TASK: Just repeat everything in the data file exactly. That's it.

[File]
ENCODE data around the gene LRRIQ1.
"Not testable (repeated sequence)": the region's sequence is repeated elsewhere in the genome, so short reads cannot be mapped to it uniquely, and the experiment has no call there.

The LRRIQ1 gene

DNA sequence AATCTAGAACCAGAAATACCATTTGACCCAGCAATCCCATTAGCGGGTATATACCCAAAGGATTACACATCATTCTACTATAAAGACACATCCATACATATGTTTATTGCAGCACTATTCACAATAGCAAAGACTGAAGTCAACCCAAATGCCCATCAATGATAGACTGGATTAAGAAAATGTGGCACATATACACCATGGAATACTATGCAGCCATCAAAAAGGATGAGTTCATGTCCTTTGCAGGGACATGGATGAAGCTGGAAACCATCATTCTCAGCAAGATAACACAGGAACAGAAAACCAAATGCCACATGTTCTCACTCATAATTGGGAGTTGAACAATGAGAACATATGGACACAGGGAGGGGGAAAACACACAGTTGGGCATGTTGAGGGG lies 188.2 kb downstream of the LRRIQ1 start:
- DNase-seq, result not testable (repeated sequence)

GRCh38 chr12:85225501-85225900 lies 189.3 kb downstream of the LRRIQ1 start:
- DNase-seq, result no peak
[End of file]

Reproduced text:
ENCODE data around the gene LRRIQ1.
"Not testable (repeated sequence)": the region's sequence is repeated elsewhere in the genome, so short reads cannot be mapped to it uniquely, and the experiment has no call there.

The LRRIQ1 gene

DNA sequence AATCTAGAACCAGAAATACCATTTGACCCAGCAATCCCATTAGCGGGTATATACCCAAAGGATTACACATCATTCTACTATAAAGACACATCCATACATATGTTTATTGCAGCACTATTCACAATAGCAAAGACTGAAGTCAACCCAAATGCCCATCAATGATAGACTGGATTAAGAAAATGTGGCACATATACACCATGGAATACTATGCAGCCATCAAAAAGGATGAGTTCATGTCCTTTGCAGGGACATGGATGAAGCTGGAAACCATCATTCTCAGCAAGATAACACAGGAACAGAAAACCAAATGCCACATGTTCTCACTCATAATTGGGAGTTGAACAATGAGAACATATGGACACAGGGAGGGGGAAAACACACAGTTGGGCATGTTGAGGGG lies 188.2 kb downstream of the LRRIQ1 start:
- DNase-seq, result not testable (repeated sequence)

GRCh38 chr12:85225501-85225900 lies 189.3 kb downstream of the LRRIQ1 start:
- DNase-seq, result no peak